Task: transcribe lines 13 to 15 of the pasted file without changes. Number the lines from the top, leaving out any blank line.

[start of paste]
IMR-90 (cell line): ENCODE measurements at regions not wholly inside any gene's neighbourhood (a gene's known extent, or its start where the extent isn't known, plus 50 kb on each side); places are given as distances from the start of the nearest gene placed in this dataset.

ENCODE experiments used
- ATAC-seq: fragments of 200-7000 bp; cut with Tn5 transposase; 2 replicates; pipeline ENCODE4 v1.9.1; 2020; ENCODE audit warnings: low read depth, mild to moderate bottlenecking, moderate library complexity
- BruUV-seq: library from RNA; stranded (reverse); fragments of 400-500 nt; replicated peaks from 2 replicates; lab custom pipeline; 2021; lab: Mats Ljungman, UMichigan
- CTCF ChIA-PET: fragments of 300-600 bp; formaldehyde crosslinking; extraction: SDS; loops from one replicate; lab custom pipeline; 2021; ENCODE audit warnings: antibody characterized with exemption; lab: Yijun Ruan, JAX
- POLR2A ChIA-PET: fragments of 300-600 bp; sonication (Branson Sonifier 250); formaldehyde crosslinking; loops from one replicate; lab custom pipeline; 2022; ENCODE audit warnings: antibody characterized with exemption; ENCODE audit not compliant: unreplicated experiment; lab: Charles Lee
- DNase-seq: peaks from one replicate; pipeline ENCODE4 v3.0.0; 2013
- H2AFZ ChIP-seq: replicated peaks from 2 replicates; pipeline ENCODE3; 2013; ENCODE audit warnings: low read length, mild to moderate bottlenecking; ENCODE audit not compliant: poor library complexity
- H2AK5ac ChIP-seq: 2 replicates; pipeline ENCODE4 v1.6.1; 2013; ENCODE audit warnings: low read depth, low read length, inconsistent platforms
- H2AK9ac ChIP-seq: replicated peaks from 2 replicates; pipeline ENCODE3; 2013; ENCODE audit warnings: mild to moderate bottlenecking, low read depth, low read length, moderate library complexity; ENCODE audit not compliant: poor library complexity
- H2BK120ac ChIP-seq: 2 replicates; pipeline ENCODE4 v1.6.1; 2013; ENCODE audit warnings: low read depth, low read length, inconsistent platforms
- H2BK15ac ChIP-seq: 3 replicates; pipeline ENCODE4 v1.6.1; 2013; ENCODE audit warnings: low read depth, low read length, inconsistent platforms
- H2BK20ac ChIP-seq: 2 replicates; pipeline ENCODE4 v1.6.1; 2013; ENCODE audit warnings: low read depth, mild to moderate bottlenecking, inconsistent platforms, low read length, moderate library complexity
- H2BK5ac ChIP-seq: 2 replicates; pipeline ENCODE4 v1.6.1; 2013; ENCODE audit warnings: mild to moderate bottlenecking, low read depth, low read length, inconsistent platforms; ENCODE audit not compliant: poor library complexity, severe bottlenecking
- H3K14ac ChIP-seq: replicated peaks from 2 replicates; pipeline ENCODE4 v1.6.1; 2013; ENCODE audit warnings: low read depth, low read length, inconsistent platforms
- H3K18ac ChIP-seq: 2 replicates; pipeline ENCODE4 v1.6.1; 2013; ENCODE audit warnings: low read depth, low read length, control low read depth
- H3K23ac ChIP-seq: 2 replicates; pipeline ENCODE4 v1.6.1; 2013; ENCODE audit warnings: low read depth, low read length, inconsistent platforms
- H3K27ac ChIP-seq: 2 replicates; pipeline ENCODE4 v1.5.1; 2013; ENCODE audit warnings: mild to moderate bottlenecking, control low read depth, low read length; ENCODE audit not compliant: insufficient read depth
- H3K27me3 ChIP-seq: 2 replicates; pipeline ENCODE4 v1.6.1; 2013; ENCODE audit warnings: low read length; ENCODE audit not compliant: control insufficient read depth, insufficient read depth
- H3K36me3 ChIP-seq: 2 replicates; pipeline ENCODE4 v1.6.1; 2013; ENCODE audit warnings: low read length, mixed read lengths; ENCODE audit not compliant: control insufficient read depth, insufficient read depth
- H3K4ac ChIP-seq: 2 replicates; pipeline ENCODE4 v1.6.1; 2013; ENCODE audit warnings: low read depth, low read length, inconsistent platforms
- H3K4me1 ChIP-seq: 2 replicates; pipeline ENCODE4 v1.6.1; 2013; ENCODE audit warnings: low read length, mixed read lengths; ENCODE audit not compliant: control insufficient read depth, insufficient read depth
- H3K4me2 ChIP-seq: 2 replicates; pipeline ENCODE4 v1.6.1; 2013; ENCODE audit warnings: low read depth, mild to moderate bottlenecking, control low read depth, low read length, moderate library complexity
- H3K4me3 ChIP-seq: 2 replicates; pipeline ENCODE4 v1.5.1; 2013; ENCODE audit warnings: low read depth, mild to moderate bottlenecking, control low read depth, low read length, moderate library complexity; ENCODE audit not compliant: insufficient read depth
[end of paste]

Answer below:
- H2BK20ac ChIP-seq: 2 replicates; pipeline ENCODE4 v1.6.1; 2013; ENCODE audit warnings: low read depth, mild to moderate bottlenecking, inconsistent platforms, low read length, moderate library complexity
- H2BK5ac ChIP-seq: 2 replicates; pipeline ENCODE4 v1.6.1; 2013; ENCODE audit warnings: mild to moderate bottlenecking, low read depth, low read length, inconsistent platforms; ENCODE audit not compliant: poor library complexity, severe bottlenecking
- H3K14ac ChIP-seq: replicated peaks from 2 replicates; pipeline ENCODE4 v1.6.1; 2013; ENCODE audit warnings: low read depth, low read length, inconsistent platforms